• Teach your children safety measures in case they get lost on a hike. For example:
    • Give them a whistle and teach them the universal signal for help (three blows).
    • Teach them how to identify landmarks on the trail. Every so often while you’re hiking, have them turn around and look at the trail they’ve passed, so they’re familiar with their surroundings.
    • Tell them that if they get lost, they should stop, stay where they are, and whistle/yell for help.
    • Dress kids in brightly colored clothing so they can be spotted easily.
  • Pack for all types of weather by wearing layers. Be sure to also pack clothing that protects you against rain and wind, like polyester and lycra instead of cotton. And remember, temperatures can drop significantly at night, even when it’s hot during the day, so make sure you’re prepared with a hat, fleece jacket, or other warm clothing.
  • Insect repellent can protect your child from many pests’ bites and stings, but there are special considerations when you’re using it for children. For all the details, check out our blog about how to use insect repellent for kids.
  • If you’re in an area where ticks are common, tuck the bottoms of your children’s pants into their socks to help keep the ticks from biting. Even with this extra measure, though, you still need to use insect repellent and to check your child for ticks at the end of each day.
  • Be mindful of the animals that live in your camping area. Here are a few tips:
    • Before your trip, research the wildlife in the area where you’ll be camping. Learn their habits, how to avoid disturbing their homes, and what to do if you encounter them.
    • When you’re looking for a place to make camp, survey the area and look for signs that you could be in a highly-traveled area for animals. For instance, bears may be attracted to areas with a lot of berries. You should also look out for evidence of insect nests in the area.
    • Teach your children about the wildlife they may see, and tell them to never approach or try to feed an animal they don’t know.
  • If you’ll be enjoying a lake, river, or other body of water during your camping trip, make sure you have adequate life jackets that are approved by the US Coast Guard. These life jackets will be marked, and they’ll be listed as type 1, type 2, type 3, or type 4. Type 1 is the best option, while type 4 provides the least protection. In addition to having life jackets that fit your kids well, be sure to follow our other water safety tips.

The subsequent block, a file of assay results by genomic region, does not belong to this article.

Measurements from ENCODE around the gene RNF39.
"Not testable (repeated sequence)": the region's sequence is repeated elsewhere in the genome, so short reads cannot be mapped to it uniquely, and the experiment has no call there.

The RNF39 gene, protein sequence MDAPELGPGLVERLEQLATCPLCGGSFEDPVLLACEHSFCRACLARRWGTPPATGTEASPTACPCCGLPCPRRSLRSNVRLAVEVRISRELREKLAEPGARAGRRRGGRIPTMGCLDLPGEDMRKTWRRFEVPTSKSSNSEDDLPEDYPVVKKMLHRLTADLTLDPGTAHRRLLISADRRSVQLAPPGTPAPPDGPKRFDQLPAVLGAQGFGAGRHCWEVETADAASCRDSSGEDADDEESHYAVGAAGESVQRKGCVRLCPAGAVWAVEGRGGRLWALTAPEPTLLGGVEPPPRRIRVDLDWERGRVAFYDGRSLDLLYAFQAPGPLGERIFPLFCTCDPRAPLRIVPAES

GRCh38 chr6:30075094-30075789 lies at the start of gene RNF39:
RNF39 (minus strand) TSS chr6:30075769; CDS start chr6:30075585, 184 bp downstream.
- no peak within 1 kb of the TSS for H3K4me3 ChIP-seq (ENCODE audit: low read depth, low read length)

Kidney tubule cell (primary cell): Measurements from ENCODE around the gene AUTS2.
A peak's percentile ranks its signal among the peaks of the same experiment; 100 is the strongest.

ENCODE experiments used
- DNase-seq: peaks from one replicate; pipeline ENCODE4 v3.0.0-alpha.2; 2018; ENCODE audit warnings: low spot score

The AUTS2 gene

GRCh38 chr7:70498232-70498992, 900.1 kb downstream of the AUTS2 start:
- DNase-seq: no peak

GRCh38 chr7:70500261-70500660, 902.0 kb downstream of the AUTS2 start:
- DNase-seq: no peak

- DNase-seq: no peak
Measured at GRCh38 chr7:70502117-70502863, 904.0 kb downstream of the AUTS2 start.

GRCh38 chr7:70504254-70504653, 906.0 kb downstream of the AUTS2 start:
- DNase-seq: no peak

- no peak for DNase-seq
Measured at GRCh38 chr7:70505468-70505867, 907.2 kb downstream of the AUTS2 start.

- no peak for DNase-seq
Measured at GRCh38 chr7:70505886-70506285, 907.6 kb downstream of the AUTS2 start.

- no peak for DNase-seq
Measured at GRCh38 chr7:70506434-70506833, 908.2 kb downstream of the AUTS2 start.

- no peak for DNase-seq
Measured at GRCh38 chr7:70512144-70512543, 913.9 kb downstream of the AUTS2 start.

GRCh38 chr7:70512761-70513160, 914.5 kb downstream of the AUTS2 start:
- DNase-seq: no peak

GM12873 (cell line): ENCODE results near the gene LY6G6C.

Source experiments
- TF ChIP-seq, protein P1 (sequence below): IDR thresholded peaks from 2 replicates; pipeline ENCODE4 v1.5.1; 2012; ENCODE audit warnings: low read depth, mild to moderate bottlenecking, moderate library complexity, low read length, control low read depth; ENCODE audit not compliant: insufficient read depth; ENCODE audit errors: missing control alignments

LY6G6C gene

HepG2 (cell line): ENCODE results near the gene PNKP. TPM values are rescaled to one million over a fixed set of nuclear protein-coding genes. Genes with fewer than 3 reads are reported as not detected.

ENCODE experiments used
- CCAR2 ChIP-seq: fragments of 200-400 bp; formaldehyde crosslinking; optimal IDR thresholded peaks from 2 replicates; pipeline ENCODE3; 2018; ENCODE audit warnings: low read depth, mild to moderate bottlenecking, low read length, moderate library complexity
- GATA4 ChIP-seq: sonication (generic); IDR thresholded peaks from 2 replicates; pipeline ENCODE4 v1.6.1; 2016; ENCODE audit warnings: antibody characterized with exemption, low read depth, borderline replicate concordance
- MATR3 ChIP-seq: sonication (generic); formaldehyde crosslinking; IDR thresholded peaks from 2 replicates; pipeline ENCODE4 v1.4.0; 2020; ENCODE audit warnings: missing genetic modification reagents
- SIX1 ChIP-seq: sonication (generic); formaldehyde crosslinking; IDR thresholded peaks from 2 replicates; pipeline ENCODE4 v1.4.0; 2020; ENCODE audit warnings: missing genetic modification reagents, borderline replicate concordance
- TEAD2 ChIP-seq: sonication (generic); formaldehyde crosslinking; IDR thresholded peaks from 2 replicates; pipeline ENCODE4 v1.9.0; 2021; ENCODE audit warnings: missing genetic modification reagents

• Bring your own bottled water. Natural sources of water are often contaminated, so if your supply runs out and you need to drink from a natural source, have a water filter and/or dissolvable iodine tablets. Teach your children to never drink directly from a natural water source.
  • Teach your children what poison ivy, poison oak, and poison sumac look like, and explain that these plants should not be touched. If your kids do come into contact with one of these plants, wash the area with cool water immediately.
  • Explain to your children that even though berries they see in nature might look like the ones you buy from the grocery store, they might be very dangerous, so they should never eat them. Bring plenty of healthy snacks for kids so they’re less tempted.
  • Kids are particularly prone to scrapes and bruises, so be sure to bring a well-supplied first aid kit.
  • If you’re traveling in an RV, remember that your children should use seat belts and car seats at all times when the RV is moving, just like you would in a passenger vehicle.

In our modern era of technological saturation, camping can feel like a breath of fresh air (quite literally). Just be sure to prepare and educate yourself beforehand in order to make your family’s vacation as safe and enjoyable as it can be. For other pre-camping safety questions or to schedule a well check visit for your child before your vacation, contact Children’s Wellness Center. Plus, follow us on Facebook, Twitter, and Google+.